Loch Lomond, Helensburgh and the Clyde Sea Lochs
Loch Lomond is the gateway to Argyll from Glasgow and the Central Belt. Driving up the western shore of Loch Lomond – the largest freshwater loch in Scotland it is clear to see the highland boundary fault where the highlands meet the lowlands. The scenery is spectacular and the loch offers a number of activities from cruising, fishing, wildlife watching, canoeing, kayaking, paddle boarding there is lots to do on the loch itself. The Loch Lomond and the Trossachs National Park stretches into Argyll and the Cowal Peninsula.
Over the hill to Helensburgh, a resort town built on the north shore of the Clyde. Helensburgh was started in the late 1700s by Sir James Colquhoun who named the town in honour of his wife. The development of Helensburgh continued in the Victorian era and and it was a popular resort town due to the many ferries and boats that operated on the Clyde, this popularity grew with the arrival of the railway making Helensburgh very accessible from Glasgow.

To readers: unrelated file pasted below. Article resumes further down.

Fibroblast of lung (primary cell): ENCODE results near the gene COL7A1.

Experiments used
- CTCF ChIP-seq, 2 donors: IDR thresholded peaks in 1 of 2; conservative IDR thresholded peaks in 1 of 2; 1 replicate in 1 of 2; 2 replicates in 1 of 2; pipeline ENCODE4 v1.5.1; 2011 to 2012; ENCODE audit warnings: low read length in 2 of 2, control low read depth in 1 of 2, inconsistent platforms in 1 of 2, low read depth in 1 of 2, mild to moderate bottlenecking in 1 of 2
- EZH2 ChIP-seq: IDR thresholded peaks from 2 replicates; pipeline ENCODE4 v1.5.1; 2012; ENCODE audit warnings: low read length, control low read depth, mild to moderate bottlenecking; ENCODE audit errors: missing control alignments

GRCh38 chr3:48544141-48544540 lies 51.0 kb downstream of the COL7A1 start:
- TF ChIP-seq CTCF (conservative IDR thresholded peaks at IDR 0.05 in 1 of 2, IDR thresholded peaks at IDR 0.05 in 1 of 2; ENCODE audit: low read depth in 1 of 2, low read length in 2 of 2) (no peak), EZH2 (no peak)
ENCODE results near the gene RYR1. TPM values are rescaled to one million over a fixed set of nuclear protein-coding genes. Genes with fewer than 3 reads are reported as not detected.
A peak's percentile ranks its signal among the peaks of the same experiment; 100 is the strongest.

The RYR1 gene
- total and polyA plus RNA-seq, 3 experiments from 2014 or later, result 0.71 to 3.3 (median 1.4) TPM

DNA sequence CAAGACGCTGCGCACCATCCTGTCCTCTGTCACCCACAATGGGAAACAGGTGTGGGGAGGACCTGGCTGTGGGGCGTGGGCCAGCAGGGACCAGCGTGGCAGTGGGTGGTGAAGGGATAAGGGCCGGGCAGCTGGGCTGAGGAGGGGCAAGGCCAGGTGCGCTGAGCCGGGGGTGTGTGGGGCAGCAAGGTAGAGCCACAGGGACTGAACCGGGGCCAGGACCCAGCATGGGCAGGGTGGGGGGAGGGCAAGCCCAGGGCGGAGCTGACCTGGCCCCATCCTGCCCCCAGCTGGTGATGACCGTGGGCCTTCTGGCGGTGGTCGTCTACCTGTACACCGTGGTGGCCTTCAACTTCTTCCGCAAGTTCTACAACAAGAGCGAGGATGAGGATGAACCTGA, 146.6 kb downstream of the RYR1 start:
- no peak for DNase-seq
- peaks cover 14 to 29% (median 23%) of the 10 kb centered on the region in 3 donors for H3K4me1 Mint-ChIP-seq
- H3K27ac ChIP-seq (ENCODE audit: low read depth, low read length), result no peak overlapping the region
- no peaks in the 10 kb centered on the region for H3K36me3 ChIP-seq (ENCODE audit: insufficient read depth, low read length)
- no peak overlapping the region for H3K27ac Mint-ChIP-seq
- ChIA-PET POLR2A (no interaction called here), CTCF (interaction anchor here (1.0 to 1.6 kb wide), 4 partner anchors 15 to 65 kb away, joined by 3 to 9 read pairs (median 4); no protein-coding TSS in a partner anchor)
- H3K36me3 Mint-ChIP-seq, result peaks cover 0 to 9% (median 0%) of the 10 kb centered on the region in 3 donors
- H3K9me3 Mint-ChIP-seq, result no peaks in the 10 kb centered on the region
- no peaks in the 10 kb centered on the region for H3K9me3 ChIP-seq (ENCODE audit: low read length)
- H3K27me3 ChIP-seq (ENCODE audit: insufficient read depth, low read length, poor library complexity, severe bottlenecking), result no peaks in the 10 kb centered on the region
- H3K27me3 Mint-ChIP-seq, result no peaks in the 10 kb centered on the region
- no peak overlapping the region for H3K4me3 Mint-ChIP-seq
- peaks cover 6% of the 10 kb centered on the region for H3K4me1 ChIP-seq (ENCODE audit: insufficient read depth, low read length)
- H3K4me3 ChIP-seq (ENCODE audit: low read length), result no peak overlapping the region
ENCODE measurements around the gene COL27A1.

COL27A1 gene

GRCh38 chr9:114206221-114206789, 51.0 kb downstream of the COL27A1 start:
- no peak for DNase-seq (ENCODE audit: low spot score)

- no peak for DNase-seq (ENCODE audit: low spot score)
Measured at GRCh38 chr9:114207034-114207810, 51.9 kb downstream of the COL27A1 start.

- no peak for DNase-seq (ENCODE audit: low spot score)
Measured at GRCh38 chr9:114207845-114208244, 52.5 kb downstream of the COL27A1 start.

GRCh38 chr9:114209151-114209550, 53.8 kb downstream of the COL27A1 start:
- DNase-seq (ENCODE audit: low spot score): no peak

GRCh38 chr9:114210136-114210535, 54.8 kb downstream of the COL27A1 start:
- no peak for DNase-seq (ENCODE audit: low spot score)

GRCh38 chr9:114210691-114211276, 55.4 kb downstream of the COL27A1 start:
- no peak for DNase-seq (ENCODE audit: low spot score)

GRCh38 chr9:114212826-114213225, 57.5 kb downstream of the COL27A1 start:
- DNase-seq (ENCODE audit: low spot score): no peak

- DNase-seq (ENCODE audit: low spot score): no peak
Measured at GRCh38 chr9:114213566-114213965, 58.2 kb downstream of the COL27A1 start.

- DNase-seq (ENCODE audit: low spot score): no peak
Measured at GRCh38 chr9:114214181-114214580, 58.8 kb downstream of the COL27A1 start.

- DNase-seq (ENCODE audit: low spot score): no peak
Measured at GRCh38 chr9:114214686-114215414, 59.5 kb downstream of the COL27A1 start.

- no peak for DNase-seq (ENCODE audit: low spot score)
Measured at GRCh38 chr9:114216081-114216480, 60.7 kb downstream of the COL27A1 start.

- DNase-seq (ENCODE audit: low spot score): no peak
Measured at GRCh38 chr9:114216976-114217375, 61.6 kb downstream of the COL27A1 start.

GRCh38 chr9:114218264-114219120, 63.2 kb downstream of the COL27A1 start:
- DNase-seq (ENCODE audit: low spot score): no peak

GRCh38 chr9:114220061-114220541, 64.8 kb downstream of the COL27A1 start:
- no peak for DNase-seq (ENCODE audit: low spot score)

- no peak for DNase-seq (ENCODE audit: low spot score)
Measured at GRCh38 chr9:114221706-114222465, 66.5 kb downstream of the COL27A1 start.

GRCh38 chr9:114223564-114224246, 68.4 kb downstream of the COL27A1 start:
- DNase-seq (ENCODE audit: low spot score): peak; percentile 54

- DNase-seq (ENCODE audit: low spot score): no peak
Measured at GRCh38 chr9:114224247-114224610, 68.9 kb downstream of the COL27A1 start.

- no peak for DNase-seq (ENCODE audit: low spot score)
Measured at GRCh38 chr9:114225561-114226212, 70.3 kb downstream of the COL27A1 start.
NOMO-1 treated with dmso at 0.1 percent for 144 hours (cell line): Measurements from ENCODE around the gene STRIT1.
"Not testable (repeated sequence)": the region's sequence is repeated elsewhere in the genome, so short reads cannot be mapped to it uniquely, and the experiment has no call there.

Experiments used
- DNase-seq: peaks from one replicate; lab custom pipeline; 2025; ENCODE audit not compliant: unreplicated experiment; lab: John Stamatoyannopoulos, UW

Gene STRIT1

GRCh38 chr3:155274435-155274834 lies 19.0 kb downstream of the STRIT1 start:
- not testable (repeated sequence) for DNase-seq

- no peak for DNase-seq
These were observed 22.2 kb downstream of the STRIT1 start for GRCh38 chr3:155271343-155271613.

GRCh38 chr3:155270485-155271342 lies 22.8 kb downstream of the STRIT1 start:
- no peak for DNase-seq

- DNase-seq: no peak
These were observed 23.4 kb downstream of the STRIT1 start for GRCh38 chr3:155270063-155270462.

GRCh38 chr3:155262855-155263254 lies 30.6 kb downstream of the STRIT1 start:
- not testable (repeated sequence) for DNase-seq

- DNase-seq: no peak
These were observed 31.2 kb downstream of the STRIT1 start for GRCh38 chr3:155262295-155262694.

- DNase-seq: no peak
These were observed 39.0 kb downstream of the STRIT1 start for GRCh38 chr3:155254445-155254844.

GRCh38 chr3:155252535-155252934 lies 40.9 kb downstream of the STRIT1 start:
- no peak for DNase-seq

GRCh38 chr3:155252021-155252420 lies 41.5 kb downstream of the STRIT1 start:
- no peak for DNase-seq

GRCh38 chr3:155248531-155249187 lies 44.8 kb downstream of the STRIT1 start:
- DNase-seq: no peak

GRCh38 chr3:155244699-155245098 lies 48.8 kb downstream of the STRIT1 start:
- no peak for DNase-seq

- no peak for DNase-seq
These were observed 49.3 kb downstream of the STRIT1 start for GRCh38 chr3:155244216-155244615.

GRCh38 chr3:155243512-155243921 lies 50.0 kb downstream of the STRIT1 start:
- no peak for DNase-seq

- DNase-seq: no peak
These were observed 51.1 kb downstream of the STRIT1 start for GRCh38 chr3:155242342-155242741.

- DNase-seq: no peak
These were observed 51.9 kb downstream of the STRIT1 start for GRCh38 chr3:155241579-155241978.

Helensburgh is a thriving town today with lots to attract the visitor from shopping and eating to sightseeing and touring. Attractions include Charles Rennie MacIntosh’s Hill House, Geilston Garden, Glenarn Gardens and the Tower Digital Arts Centre.
The Rosneath Peninsula – juts into the Clyde with the Gareloch on the east shore and Loch Long on the west shore. This beautiful peninsula provides a wonderful circular route for cyclists, drivers and indeed walkers. There are pretty villages round the route, offering interesting places to stop. The Linn Botanic Garden is one of the attractions on this peninsula. The village of Kilchreggan offers a passenger ferry link across to Gourock and the railway.